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Threats cause post office lockdown

ALBANY -- A former U.S. Postal Service employee threatened the postmaster with a gun in the south parking lot of the Albany main post office branch at about 12:30 p.m. Thursday, an Albany Police Department official said.

"Ron Bradley, the postmaster, was in a car with another supervisor," APD spokeswoman Phyllis Banks said. "He drove away, and the post office went into lockdown."

Martin Stratis, 52, was arrested at his 611 Magnolia Ave. home shortly after the incident, said Banks, who noted that at 7:30 p.m. Stratis was in transit to the Dougherty County Jail.

Banks said she expected postal officials to become part of the case with federal charges filed because of the confrontation at the 1501 South Slappey Blvd. facility.

The local charges against Stratis would probably include aggravated assault, Banks added.

"The main issue he (Stratis) was here (at the post office) to discuss was some paperwork about his retirement," Banks said. "He ended up threatening the postmaster with a gun and driving off."

During the lockdown, postal workers took mail from people who wanted to post letters. They would not discuss the situation.

People approaching the post office seemed to deal with the lockdown with puzzlement and resignation.

"It is hard to think of the post office being closed down," Walter Cowan, 79, said. "But I can't argue with an emergency."

The post office reopened at about 1:45 p.m.

On the front porch at Stratis' brick, ranch-style home Thursday evening, a couple of beer cans sat empty near a cooler and ashtrays full of cigarette butts. Green lettering on a sign spelled out postmaster Ron Bradley's name.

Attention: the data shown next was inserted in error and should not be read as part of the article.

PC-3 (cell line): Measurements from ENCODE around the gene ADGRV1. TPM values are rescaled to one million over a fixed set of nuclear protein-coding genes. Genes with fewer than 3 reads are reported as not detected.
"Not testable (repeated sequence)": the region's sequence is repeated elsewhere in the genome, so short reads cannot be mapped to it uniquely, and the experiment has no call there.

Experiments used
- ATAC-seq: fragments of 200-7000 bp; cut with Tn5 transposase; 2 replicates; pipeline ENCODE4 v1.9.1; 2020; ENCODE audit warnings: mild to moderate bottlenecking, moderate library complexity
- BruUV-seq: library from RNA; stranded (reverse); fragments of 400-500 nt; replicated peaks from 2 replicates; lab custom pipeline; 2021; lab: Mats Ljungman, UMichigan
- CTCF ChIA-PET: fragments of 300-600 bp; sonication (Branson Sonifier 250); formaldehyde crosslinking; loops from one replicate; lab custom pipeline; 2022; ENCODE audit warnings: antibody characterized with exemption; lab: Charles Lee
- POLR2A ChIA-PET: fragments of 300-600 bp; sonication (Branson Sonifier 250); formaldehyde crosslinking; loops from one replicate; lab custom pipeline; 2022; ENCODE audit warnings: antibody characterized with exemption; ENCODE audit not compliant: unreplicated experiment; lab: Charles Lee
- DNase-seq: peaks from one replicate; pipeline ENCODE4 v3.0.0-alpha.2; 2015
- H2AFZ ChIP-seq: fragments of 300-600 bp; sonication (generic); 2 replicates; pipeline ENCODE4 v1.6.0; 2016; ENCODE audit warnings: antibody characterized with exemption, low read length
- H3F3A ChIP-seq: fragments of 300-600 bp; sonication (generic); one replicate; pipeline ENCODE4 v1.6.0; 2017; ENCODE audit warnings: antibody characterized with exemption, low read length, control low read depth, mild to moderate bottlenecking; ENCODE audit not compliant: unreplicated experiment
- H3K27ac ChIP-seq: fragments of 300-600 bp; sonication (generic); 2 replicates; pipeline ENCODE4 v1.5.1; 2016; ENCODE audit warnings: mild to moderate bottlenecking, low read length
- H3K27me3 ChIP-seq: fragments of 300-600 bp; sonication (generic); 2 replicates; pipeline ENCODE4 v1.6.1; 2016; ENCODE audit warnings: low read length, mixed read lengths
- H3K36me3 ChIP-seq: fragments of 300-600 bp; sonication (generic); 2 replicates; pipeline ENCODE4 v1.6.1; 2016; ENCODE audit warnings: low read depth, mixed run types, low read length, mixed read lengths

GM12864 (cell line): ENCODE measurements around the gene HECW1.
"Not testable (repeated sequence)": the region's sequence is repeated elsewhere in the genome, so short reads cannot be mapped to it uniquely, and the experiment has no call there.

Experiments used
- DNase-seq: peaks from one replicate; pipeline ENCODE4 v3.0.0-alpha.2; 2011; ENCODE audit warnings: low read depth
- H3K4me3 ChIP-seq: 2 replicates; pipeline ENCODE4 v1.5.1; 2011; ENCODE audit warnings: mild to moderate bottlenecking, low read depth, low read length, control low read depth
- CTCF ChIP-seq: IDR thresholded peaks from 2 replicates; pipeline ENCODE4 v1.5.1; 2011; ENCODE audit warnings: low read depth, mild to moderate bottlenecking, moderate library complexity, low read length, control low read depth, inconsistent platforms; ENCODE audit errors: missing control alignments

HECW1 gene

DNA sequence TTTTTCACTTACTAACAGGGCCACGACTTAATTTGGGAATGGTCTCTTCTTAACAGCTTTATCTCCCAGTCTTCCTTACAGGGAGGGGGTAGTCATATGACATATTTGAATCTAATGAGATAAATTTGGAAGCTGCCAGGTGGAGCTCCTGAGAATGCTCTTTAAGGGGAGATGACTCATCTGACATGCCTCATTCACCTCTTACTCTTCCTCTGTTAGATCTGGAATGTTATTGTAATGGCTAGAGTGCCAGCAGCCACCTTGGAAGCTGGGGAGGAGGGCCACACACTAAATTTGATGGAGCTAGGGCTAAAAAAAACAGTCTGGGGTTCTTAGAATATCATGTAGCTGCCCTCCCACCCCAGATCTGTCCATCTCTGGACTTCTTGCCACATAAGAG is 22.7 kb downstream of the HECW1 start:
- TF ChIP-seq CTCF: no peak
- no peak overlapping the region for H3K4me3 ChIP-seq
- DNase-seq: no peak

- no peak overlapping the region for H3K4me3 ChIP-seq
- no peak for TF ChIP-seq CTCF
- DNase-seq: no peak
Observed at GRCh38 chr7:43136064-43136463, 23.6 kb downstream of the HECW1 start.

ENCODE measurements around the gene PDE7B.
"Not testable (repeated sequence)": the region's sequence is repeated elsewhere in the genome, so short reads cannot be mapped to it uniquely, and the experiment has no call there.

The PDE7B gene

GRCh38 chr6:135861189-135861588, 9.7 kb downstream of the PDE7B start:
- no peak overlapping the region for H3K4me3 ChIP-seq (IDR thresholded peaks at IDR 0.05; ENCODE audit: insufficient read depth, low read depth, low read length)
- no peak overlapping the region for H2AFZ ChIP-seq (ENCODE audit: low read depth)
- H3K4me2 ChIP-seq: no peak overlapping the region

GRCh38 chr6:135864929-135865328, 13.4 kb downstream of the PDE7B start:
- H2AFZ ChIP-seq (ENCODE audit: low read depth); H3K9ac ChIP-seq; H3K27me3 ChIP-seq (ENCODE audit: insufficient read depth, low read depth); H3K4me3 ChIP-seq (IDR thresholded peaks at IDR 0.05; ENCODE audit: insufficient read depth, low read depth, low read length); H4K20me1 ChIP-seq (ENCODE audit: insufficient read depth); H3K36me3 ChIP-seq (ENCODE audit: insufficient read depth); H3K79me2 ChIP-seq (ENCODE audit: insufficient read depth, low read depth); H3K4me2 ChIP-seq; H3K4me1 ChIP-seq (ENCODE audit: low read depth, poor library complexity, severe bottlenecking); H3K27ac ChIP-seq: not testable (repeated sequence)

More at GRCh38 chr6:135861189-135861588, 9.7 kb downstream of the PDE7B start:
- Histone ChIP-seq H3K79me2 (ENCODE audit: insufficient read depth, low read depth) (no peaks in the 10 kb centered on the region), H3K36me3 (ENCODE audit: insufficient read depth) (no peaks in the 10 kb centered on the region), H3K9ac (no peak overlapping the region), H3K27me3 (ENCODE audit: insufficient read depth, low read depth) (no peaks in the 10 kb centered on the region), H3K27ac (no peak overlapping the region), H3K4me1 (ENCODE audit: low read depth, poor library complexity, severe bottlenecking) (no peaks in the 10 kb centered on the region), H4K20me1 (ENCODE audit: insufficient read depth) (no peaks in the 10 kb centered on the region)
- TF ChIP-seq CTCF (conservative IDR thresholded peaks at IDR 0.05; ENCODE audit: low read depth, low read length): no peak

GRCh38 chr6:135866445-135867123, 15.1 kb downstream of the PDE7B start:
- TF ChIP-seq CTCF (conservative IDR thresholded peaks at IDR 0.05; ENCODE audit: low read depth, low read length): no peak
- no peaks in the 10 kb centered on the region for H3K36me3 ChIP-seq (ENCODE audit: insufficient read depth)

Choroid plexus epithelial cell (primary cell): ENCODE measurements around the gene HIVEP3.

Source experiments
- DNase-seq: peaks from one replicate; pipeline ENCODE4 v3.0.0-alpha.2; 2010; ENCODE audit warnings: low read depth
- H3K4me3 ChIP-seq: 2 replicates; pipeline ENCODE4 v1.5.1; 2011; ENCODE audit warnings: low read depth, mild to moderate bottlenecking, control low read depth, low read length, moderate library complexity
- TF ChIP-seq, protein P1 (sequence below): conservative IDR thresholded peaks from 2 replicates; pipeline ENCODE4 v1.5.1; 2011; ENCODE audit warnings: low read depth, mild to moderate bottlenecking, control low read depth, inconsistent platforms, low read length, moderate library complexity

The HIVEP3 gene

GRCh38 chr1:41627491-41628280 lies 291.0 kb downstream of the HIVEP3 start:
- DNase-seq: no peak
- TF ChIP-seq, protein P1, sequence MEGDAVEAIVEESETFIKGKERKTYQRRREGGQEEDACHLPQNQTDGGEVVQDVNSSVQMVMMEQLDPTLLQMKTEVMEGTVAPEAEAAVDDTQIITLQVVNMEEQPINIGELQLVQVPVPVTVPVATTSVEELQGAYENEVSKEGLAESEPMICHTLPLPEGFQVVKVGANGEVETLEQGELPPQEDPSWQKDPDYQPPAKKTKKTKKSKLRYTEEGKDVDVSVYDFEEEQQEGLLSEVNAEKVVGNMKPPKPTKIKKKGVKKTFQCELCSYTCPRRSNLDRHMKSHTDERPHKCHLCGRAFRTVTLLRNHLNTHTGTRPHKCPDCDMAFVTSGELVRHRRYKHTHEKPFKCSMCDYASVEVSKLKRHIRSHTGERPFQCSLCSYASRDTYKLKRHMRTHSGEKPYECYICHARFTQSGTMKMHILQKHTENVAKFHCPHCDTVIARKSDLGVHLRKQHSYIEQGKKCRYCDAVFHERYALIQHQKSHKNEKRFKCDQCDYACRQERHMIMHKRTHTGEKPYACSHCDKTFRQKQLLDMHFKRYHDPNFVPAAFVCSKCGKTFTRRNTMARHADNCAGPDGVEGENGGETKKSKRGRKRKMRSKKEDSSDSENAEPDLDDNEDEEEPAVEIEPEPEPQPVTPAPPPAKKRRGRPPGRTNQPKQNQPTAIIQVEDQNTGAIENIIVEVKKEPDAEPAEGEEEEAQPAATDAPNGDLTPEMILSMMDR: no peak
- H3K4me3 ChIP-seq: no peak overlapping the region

The rest of the sign's wording was obscured by the cooler. A police officer ordered a reporter to stop before a knock on the front door of the house could be made.

A woman with gray hair and glasses in a blue, terrycloth bathrobe came out the side door. She shook like a leaf in the wind as she spoke, saying she did not wish to give her name, nor did she wish to discuss what went on at the post office.

In the company of police officers she said, "It is still going on."

Neighbors around the corner on the 1700 block of Dawson Road were surprised by the commotion next door. They did not know about the post office confrontation.

"He is a strange guy. He marched to his own music, kept to himself, but he waved hello and was friendly," Matthew Denton, 37, said. "We've lived here seven months and never had a problem with him."

A state postal official said he was waiting for information on the case late Thursday afternoon. The lockdown was the first he had heard of in the state.

"In recent memory, I cannot recall a post office in Georgia being on lockdown before," said Atlanta's Michael Miles, communications manager for the postal service in the state. "I've been covering Georgia since 1997."